The story kicks off with a seven-year-old boy who gains a step-brother and step-sister due to his mother re-marrying. Peter, the youngster, is naturally forced to live with these new people, who turn out to be the twins from hell. Stuart and Jane proceed to torment the boy with hideous stories of his dead father coming back to life. They call his dad the Scissorman, because of the shape his stiff zombie legs makes when he walks.
I was really impressed with Brindley’s ability to capture the childlike mentality of a seven year old boy, and found myself moved by the terror that was unfolding the kid’s life. A third of the way through the book, Peter is well and truly traumatised by the twins cruelty, and I was dying to find out how things would turn out. Sadly, this is where the story falls to pieces.
The rest of the book centres around the twins being punished for their misdeeds, through a strange haunting which appears to have very little to do with Peter or the so-called Scissorman. Peter walks around with a chilling blank expression on his face right till the end of the story, changing him from a litte boy you care about into a monster.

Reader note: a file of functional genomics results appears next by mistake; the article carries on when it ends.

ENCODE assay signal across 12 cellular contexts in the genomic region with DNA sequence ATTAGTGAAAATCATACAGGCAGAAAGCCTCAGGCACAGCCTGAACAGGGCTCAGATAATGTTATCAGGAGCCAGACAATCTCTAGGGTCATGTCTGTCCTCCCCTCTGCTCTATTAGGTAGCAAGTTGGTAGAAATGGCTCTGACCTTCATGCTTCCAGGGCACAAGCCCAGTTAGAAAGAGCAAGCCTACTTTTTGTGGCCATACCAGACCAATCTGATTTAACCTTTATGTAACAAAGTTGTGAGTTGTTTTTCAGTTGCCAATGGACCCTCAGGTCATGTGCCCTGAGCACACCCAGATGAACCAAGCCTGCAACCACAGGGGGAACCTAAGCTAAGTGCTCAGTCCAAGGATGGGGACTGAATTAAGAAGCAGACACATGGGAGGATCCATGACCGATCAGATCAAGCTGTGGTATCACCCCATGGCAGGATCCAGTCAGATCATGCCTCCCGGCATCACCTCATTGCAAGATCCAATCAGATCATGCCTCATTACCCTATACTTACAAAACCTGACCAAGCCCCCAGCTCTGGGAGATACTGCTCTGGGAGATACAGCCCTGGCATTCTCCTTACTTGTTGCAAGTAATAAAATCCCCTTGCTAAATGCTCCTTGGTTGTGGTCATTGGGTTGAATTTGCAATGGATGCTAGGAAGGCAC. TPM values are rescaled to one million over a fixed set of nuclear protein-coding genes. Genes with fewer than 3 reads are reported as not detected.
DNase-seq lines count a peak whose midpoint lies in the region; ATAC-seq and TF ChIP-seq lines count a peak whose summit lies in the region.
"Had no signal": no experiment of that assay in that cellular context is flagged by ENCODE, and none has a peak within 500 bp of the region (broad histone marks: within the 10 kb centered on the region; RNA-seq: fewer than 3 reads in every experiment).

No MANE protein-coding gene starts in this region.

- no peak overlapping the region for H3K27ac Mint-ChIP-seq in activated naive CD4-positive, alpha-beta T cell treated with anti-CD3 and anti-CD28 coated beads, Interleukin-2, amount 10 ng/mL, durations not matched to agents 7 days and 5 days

I felt there wasn’t really enough material in this book to fill a 170-page novel. It should have been a short story. As a novel, the story is padded out with needlessly repeated scenes that become boring. Worse still, the author uses the most tiresome repetition of words and sentences. Just look at this example:
Jane looked around. Stu’s bedroom door was open. She looked in. He wasn’t there.
Stu wasn’t in his room, and the house was dead quiet. Dead quiet. As if peopled by dead people. Peopled by the dead. Quiet.
That’s bad writing. Know what I mean? Bad writing. Just bad. Plain bad.
And it gets worse. I recall the phrase “A click clicked” from somewhere in the story. Oh come on, Brindley! Can’t you think of a better way to put it than that? He also has a tendency to add the word “scissor” into descriptions, presumably to make them creepier, like Peter giving someone a “scissor-stare”. Frankly, I have no idea what a scissor-stare is. This novel is worse than a competent writer’s first draft. The only editing done on it appears to be a successful spell-check.
This poor quality of fiction would never qualify in an adult market, and why it should succeed for teens is a mystery to me. It smacks of the attitude, “Ah who cares, it’s only kids. They’ll read any junk and never know the difference.” Read this novel only as an example of how not to write.